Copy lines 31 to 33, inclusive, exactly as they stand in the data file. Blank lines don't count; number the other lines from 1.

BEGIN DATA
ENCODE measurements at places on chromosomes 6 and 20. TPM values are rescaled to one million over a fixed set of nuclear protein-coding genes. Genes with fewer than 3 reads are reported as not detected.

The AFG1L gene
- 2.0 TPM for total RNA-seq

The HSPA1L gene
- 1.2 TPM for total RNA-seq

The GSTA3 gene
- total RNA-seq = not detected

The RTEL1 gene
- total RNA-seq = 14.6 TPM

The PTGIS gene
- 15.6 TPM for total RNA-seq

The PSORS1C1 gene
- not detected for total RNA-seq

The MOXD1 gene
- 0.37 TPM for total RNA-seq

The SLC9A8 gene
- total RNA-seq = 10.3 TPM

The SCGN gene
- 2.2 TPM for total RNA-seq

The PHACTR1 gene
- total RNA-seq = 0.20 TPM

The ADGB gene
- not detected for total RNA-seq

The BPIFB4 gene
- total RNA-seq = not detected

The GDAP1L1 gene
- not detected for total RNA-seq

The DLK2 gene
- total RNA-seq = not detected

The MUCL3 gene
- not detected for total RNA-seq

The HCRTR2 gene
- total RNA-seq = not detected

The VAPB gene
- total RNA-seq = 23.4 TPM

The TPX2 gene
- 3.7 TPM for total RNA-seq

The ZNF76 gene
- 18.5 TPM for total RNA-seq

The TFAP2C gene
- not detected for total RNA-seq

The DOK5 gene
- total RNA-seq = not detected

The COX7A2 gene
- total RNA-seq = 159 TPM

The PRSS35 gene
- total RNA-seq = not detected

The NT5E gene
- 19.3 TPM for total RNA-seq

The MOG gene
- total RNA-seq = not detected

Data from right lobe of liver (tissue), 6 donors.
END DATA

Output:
- not detected for total RNA-seq

The HCRTR2 gene
- total RNA-seq = not detected